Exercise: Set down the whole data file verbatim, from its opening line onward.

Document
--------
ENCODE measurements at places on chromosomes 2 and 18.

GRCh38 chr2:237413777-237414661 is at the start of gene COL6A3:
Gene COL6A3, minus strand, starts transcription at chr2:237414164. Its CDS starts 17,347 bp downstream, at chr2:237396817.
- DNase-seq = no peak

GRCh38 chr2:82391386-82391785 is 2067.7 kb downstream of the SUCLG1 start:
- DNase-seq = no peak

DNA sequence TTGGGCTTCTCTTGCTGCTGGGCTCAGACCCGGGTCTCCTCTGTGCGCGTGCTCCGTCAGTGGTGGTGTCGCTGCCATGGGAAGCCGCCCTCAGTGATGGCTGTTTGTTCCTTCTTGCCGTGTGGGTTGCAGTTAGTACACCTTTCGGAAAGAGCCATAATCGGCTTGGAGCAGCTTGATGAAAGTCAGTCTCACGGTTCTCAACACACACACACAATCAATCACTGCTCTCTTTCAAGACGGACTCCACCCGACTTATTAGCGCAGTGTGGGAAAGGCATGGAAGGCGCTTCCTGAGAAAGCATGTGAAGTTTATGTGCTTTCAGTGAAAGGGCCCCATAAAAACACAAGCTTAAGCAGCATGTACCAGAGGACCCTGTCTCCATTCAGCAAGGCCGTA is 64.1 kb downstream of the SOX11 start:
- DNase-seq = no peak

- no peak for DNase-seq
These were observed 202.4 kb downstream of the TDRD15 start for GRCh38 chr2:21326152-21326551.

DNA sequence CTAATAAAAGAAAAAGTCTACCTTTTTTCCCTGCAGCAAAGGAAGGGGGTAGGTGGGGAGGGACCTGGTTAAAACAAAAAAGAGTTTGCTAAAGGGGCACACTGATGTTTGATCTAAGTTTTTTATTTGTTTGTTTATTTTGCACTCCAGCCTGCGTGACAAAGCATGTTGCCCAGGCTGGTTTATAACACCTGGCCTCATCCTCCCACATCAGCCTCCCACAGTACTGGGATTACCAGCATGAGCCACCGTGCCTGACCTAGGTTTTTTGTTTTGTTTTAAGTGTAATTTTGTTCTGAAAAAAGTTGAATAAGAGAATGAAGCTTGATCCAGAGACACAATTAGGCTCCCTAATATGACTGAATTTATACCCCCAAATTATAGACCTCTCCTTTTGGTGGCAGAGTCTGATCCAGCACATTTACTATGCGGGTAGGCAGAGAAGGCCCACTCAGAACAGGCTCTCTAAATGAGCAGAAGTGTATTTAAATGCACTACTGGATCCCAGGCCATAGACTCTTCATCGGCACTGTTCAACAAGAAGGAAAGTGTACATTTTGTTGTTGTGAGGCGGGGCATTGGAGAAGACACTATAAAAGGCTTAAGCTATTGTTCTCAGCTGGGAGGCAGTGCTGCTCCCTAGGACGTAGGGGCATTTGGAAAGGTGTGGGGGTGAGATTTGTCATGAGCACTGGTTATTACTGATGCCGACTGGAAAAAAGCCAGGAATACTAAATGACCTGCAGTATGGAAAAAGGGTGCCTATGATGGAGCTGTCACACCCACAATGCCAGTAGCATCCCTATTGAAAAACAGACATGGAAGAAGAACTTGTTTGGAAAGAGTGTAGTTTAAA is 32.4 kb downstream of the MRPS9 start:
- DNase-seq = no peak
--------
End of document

ENCODE measurements at places on chromosomes 2 and 18.

GRCh38 chr2:237413777-237414661 is at the start of gene COL6A3:
Gene COL6A3, minus strand, starts transcription at chr2:237414164. Its CDS starts 17,347 bp downstream, at chr2:237396817.
- DNase-seq = no peak

GRCh38 chr2:82391386-82391785 is 2067.7 kb downstream of the SUCLG1 start:
- DNase-seq = no peak

DNA sequence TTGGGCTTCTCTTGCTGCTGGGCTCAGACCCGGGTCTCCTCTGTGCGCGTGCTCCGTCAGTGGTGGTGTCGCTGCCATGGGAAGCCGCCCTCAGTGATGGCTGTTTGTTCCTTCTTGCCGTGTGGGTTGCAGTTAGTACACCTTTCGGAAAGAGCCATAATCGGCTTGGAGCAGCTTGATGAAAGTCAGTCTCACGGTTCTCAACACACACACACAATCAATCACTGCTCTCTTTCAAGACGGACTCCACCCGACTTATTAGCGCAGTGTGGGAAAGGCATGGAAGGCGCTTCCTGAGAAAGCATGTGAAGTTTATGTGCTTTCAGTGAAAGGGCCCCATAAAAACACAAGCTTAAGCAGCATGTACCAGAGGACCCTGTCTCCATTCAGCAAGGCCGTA is 64.1 kb downstream of the SOX11 start:
- DNase-seq = no peak

- no peak for DNase-seq
These were observed 202.4 kb downstream of the TDRD15 start for GRCh38 chr2:21326152-21326551.

DNA sequence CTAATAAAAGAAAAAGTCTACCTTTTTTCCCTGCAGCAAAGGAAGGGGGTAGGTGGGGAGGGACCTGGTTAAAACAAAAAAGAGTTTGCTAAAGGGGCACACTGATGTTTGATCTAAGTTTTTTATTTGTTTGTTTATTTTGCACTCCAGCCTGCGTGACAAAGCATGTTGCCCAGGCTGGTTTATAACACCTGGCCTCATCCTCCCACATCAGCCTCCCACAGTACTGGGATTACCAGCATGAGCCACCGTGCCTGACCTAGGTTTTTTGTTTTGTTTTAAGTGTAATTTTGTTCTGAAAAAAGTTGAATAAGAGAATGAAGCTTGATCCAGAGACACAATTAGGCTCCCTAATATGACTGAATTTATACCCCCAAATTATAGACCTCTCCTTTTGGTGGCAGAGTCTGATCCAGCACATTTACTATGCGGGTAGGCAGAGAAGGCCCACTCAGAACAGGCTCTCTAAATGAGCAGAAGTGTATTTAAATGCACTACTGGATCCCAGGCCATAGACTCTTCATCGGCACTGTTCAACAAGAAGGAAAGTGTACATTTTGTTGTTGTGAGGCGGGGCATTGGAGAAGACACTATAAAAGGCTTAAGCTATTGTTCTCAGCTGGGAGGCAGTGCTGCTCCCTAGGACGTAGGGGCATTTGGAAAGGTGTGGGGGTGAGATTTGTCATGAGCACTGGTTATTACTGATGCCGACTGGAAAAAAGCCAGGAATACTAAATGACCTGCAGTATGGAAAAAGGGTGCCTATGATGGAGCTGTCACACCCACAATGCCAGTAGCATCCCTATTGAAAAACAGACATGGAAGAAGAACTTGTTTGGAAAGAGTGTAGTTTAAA is 32.4 kb downstream of the MRPS9 start:
- DNase-seq = no peak